By Collin Eaton and Nidhi Verma
HOUSTON/NEW DELHI - U.S. crude oil exports to India hit a record in June and so far this year are almost double last year's total as the Asian nation's refiners move to replace supplies from Iran and Venezuela in a win for the Trump administration.
U.S. President Donald Trump's administration has been pressuring its allies to cut imports of Iranian goods to zero by November and India's shift advances the U.S. administration efforts to use energy to further its political goals.
The United States has become a major crude exporter, sending 1.76 million barrels per day (bpd) abroad in April, according to the latest government figures.
All told, producers and traders in the United States will send more than 15 million barrels of U.S. crude to India this year through July, compared with 8 million barrels in all of 2017.
The exports to India could go higher if China imposes levies on its U.S. oil imports over the latest round of U.S. tariffs, which could damp Chinese purchases and lead U.S. crude prices lower.
A. K. Sharma, head of finance at Indian Oil Corp, the country's top refiner, said U.S. crude is gaining appeal because of its lower cost, and could expand further if China cuts its imports of U.S. energy.
"If China levies a tariff on U.S. oil then U.S. imports to India will probably rise," he said. "We are looking for a mini-term deal to buy three to four cargoes of U.S. oil over a period of three to six months instead of buying single cargoes."
OPPORTUNITY FOR U.S.
Last month, India's oil ministry asked refiners to prepare to limit imports of Iranian oil ahead of U.S. sanctions that take effect in November.
The United States is reimposing sanctions after withdrawing from a 2015 agreement with Iran, Russia, China and several Western European countries where Iran agreed to curtail its nuclear activities in return for the lifting of earlier sanctions.
Venezuelan crude shipments to the Asian country also fell 21 percent in the first half of this year as production has been hampered by inadequate investment, mismanagement and U.S. sanctions.
Adding to its exports crisis, the U.S. has been increasing sanctions on various Venezuelan nationals and companies, part of a campaign to pressure socialist President Nicolas Maduro to make political and market reforms.
Iran and Venezuela are among India's top five oil suppliers.
Last month, India's imports of Iranian crude fell by 16 percent from May, paring sharp year-over-year increases during the first half of this year.
The Trump administration plans to send a delegation in the coming months to India to discuss Iran sanctions and oil issues.
"Our focus is to work with those countries importing Iranian crude to get as many of them as possible down to zero by Nov. 4," a U.S. State Department official said.
The world's fourth largest refiner by capacity is "cutting back on Iranian crude imports," said Reid l'Anson, an analyst at cargo tracking firm Kpler. "That's an opportunity for U.S. producers to sell into the Indian market. Indian demand is quite robust."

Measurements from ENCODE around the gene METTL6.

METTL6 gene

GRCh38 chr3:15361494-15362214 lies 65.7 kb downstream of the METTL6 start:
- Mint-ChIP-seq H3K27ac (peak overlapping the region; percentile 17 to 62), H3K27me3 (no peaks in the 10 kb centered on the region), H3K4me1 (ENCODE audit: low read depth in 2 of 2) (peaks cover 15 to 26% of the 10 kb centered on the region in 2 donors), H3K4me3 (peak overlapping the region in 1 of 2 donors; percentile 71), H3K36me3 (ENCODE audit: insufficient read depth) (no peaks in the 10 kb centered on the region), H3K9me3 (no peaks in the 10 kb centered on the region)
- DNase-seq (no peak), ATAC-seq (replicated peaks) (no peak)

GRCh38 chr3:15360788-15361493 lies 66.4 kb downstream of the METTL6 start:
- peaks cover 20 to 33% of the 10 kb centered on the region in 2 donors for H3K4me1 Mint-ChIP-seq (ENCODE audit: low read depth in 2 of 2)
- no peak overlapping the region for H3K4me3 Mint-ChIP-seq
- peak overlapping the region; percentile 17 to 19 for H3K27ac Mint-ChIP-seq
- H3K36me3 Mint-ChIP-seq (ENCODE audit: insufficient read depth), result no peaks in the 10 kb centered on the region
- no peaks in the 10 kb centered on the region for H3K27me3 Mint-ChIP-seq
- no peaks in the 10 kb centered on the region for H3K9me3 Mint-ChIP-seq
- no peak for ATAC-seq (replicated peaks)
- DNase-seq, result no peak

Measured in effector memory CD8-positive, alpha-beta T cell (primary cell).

Reuters' vessel tracking data show three of the eight tankers charted by Swiss and Chinese traders and sent to India in recent weeks were destined for a port near Reliance Industries Ltd's Jamnagar refinery, the world's largest. Three others are headed for undisclosed ports on India's west coast from the U.S. Gulf Coast.
Reliance did not respond to a request for comment.
Swiss trader Vitol SA and Chinese oil companies including PetroChina last month lifted four vessels carrying 6.83 million barrels combined to western India, according to Thomson Reuters trade flow data.
June's 228,000 bpd of U.S. exports to India are more than double the previous export record of 98,000 bpd last September, according to U.S. Energy Information Administration data.
The FPMC C Melody, a very large crude carrier (VLCC), is scheduled to arrive next month at Sikka, near Jamnagar. It is carrying 1.93 million barrels of U.S. crude, Reuters tracking data shows.
Another Vitol-chartered VLCC, the Maharah, sailed from Galveston last week and was headed to Sikka with 1.98 million barrels of oil.
Two more VLCCs - the Ghinah and the Eagle Victoria - were scheduled to leave the Texas coast for undisclosed ports in India this month, bringing planned U.S. oil exports to India to at least 191,000 bpd for the month.
Vitol and PetroChina declined to comment. A trader familiar with the Chinese company's purchases confirmed PetroChina is supplying U.S. crude to India.
Some Indian refiners have finished testing runs of U.S. oil this year, often by mixing it with heavier grades those plants typically process, analysts and traders said.
"They really have started to make the shift," said Olivier Jakob, managing director of energy consultancy PetroMatrix. "India is comfortable with a regular flow from the U.S. now."
Reliance is blending lighter U.S. oil with heavier crudes from other nations, said a trader familiar with plant operations and trade flows. Indian refiners began testing U.S. crudes last year, and volumes have climbed as they became confident the blends would work.
(Additional reporting by Marianna Parraga in Houston, Promit Mukherjee in New Delhi and Florence Tan in Singapore.; Editing by Marguerita Choy)